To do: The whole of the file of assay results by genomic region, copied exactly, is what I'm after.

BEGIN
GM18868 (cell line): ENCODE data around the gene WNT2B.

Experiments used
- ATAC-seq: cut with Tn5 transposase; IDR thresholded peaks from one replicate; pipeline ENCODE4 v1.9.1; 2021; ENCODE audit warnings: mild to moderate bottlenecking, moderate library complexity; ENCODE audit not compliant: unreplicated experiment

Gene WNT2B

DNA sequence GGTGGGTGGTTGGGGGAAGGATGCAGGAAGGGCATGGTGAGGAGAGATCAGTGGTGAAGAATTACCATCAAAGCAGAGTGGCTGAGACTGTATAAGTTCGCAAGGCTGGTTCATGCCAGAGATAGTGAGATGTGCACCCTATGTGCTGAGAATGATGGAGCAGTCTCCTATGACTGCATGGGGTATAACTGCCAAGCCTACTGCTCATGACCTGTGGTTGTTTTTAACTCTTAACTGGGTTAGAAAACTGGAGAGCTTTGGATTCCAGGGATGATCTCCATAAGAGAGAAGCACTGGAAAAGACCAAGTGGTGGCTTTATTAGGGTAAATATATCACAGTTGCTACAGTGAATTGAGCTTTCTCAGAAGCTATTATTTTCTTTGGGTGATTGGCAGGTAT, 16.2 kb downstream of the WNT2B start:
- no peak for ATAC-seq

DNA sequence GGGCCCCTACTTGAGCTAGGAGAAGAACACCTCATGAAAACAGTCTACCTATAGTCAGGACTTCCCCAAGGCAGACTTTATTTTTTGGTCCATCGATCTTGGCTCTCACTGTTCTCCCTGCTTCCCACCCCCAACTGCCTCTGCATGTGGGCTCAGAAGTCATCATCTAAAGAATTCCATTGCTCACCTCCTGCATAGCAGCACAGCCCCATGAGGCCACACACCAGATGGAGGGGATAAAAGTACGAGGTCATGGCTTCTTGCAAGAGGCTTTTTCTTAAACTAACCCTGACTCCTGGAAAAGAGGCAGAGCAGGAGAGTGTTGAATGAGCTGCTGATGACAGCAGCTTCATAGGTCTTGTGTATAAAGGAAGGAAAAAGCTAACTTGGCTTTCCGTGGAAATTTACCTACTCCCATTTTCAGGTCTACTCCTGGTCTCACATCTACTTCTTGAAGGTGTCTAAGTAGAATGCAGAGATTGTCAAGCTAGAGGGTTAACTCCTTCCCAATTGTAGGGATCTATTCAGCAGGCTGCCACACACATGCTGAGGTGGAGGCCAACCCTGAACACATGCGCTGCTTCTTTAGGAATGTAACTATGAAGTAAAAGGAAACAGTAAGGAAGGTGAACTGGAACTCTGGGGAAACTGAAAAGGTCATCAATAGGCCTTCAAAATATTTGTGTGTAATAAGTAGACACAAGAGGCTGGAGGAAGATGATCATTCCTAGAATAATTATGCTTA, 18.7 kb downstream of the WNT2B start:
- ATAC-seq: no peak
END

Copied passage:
GM18868 (cell line): ENCODE data around the gene WNT2B.

Experiments used
- ATAC-seq: cut with Tn5 transposase; IDR thresholded peaks from one replicate; pipeline ENCODE4 v1.9.1; 2021; ENCODE audit warnings: mild to moderate bottlenecking, moderate library complexity; ENCODE audit not compliant: unreplicated experiment

Gene WNT2B

DNA sequence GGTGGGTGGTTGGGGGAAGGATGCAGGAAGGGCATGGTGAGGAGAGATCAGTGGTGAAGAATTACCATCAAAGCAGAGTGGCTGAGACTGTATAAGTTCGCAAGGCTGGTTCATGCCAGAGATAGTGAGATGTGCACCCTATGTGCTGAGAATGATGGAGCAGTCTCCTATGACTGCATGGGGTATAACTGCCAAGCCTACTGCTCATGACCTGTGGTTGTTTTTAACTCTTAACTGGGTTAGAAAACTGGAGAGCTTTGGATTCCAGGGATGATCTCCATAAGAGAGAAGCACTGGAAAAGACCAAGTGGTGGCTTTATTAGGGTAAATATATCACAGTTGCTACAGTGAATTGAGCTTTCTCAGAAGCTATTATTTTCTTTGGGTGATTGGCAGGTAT, 16.2 kb downstream of the WNT2B start:
- no peak for ATAC-seq

DNA sequence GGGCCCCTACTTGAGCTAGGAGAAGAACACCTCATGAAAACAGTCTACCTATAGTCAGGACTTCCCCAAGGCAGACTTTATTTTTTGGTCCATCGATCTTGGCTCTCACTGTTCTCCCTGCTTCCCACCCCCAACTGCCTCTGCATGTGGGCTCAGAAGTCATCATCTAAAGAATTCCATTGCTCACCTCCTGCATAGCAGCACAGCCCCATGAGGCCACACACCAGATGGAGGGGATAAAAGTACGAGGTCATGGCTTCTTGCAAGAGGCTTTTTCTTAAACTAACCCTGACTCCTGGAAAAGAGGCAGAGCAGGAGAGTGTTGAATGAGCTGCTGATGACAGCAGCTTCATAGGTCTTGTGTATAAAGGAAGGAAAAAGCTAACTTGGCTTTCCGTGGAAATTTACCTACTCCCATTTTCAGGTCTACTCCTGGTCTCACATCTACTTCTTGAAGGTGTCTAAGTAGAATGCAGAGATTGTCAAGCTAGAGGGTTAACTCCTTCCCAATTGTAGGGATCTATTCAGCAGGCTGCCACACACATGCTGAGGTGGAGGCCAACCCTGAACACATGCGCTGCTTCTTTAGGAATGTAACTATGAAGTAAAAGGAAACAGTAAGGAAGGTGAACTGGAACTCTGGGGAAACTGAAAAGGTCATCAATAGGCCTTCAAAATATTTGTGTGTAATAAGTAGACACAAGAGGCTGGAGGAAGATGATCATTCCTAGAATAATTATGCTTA, 18.7 kb downstream of the WNT2B start:
- ATAC-seq: no peak